Australia announced Monday that it will conduct a virtual inventory of its cryptocurrency holdings. This was the first indication from the centre-left government about its plans to regulate the $1 trillion sector.
Treasurer Jim Chalmers stated that his department would conduct “token mapping”, which is a cataloging of the types and uses digital currency within the country. This will be the first step in identifying which cryptocurrency assets and how to regulate them.
He stated that Australia would be the first country to undertake such an exercise.
Chalmers stated that “with the increasing proliferation of crypto assets to the point where crypto advertisements can be seen all over major sporting events, it is important to ensure customers engaging in crypto are adequately informed, protected”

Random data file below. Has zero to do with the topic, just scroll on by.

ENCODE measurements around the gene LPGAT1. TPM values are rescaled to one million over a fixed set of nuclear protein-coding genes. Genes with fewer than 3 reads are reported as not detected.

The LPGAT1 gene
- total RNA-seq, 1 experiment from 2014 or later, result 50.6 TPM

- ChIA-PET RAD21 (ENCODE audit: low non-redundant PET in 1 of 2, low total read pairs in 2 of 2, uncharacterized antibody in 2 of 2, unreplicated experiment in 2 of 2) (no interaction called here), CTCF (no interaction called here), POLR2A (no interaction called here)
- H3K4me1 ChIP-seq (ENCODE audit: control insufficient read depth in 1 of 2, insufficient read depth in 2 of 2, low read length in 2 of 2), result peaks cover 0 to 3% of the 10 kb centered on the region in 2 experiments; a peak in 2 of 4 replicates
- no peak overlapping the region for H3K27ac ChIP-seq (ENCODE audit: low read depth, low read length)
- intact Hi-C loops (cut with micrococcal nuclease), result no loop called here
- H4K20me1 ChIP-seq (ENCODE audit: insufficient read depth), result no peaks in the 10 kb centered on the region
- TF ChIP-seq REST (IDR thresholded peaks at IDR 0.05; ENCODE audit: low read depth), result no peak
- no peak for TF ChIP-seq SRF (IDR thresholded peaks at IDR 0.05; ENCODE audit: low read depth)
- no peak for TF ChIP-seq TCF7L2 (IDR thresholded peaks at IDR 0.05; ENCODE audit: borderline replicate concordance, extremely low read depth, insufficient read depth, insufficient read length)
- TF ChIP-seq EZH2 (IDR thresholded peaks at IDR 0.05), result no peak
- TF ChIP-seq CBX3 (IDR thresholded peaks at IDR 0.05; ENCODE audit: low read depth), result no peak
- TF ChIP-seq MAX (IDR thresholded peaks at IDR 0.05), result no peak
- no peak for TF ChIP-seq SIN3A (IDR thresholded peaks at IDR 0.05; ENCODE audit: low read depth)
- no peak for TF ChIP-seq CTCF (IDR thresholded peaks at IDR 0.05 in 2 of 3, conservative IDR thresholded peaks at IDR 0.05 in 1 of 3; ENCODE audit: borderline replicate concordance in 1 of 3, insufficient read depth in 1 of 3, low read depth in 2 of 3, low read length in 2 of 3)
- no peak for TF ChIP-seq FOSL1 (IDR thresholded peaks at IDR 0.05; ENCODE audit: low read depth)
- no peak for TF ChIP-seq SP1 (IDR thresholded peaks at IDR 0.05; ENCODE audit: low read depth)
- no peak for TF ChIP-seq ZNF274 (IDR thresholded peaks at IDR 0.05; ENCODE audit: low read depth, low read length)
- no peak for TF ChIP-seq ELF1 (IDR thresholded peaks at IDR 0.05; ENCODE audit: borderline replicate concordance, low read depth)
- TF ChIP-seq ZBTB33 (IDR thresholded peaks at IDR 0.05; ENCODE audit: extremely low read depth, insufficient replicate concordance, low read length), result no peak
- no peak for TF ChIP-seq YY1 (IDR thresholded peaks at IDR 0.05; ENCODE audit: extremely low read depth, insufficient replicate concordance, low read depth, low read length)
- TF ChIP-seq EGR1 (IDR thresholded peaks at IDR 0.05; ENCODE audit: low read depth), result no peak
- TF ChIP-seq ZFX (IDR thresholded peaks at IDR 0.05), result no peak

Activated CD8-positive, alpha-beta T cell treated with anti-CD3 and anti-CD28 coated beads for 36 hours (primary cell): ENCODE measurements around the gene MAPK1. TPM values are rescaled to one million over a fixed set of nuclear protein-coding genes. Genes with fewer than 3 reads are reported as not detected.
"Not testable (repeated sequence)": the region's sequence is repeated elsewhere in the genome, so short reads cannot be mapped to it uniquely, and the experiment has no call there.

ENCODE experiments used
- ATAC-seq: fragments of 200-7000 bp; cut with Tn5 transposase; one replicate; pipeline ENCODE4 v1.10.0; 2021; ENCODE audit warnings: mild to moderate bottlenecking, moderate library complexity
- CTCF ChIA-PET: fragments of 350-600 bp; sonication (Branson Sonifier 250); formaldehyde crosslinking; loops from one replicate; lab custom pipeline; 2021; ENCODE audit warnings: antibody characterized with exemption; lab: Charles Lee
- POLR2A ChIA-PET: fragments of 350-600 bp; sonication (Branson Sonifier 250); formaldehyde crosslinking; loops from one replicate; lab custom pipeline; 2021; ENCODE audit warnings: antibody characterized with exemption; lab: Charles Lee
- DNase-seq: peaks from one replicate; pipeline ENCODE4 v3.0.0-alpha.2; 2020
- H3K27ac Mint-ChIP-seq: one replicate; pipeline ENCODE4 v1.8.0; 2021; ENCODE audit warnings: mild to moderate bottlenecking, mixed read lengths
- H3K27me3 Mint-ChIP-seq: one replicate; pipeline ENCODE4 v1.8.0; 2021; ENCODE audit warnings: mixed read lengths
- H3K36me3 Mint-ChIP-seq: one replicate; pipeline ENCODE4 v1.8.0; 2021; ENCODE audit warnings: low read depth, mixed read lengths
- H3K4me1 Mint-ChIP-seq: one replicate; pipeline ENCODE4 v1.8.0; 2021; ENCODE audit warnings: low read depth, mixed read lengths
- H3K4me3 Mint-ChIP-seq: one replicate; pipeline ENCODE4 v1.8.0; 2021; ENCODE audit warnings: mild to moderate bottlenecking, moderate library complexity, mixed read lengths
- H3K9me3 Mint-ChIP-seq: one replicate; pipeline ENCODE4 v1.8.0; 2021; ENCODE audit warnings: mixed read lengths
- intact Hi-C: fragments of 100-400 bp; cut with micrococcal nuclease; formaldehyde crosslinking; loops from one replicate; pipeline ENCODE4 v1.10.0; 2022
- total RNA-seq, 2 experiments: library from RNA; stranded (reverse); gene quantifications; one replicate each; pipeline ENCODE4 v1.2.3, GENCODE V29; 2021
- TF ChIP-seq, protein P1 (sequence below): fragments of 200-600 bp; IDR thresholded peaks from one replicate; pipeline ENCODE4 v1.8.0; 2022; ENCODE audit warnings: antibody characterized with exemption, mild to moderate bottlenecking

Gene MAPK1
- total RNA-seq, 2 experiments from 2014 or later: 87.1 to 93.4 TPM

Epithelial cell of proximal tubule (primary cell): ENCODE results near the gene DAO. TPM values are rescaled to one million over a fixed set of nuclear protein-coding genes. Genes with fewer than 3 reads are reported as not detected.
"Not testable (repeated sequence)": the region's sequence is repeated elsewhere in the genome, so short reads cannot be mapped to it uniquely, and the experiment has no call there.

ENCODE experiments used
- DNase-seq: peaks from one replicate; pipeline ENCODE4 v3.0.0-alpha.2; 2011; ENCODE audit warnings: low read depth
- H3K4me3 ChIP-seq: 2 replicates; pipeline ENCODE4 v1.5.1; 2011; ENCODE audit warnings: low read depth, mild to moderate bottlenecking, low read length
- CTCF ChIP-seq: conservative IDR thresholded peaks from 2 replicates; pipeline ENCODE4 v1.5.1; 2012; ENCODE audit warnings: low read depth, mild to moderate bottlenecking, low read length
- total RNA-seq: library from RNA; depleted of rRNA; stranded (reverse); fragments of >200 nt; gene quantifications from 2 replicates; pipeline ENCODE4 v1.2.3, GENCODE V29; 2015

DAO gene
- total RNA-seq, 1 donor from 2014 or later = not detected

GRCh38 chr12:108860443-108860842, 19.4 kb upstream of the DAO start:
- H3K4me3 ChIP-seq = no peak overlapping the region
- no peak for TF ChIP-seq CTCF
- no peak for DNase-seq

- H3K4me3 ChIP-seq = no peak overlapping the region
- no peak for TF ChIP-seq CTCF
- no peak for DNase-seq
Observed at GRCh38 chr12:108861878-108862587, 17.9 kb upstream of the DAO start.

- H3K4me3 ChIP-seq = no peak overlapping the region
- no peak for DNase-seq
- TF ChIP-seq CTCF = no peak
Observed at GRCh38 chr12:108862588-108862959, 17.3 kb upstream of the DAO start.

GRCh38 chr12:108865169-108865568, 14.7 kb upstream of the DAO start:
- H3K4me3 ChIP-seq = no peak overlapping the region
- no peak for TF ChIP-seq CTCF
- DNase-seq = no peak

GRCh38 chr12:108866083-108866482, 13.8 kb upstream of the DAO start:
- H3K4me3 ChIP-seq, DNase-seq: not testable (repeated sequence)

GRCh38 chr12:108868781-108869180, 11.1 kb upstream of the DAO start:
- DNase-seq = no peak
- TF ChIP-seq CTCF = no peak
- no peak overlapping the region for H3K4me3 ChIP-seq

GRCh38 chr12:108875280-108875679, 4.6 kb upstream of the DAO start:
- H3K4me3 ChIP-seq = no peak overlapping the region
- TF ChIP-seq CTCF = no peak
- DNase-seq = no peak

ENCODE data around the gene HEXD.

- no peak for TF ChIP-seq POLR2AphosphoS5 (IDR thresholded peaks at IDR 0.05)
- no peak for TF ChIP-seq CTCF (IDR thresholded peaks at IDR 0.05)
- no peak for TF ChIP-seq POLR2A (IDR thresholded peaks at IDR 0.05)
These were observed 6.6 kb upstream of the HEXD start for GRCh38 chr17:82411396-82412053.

Australia has struggled for years to find a way to regulate cryptocurrency, which is money that is controlled by decentralised computer networks and not central banks.
Since 2020, when COVID-19’s stimulus payments and home work triggered a boom in popularity, intervention calls have increased.
A Senate inquiry conducted by the conservative government last year recommended broad-based regulations to protect cryptocurrency owners. However, that administration lost an election in May, before any new laws could be put into place.
Australian Securities and Investments Commission also stated that it supports regulation of the sector, citing research that showed 44% of retail investors had cryptocurrency by late 2021.
Chalmers, treasurer, didn’t specify any regulations planned Monday but stated that the token mapping exercise would “be the first step in a Reform Agenda”.